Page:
In order to locate geological features that are advantageous for oil and natural gas accumulations, different types of evaluations may be conducted and the most common of these, during the early stages of exploration, is geophysical seismic.
Sound waves are transported at different speed in different materials and, at the transition between different materials, they partly bend and reflect back to the surface. Since rocks have different compositions, it is possible based on variations in the speed of the sound wave and angle, to estimate the location of features that could hold oil and/or natural gas reserves. The two-dimensional, or 2D seismic provides data along two axes, length and depth, while the three-dimensional, or 3D seismic is done across multiple lines simultaneously and the third dimension of width is gained. 3D-seismic offers much greater den sity of information about the subsurface but is much more costly and covers a smaller area.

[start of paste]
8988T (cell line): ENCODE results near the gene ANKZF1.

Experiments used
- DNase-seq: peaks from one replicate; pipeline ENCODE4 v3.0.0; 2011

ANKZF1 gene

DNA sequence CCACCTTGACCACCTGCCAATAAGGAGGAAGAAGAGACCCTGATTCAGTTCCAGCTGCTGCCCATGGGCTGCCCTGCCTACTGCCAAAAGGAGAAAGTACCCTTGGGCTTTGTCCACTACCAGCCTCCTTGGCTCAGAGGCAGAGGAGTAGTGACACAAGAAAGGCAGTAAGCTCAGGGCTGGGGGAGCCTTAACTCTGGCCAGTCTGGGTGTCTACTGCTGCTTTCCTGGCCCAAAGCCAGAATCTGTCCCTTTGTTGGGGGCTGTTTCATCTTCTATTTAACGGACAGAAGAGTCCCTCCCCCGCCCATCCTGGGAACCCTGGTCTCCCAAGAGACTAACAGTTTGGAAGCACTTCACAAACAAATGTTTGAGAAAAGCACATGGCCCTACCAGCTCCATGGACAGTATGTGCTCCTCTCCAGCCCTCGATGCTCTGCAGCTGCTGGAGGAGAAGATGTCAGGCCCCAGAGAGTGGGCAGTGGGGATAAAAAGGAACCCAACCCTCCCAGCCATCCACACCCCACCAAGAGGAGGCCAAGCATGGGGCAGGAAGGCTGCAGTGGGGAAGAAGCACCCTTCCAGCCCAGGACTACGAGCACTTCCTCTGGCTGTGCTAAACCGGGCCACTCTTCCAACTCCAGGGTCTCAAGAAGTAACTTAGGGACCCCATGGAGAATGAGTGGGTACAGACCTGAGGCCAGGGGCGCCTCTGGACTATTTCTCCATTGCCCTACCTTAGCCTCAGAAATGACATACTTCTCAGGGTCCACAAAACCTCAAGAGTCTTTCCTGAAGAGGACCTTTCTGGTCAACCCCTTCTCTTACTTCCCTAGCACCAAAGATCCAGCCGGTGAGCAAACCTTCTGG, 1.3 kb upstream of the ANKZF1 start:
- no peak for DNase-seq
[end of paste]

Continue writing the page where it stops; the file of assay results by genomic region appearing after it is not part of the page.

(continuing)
Features which are deemed to have the potential to contain oil and natural gas are called prospects and the presence of oil and natural gas must be confirmed by drilling. During the drilling, rock and drilling fluid are recovered at the surface and evaluated during the drilling of the well. At the completion of drilling, the hole is logged.
Logging can provide information with respect to the physical properties of the rocks penetrated by the drilling operation. Once interpreted by experienced analysts, a determination can be made about rock porosity and about the content of any substances (oil, natural gas or water) contained within the porosity.
If the analysis of the drilled rocks and the logging shows positive indications, a production test of the drilled hole is executed, whereby potential oil and natural gas zones are allowed to flow into the hole and up to the surface for measurement and analysis. Both the production rate and the amount of reserves can be calculated through logging and testing.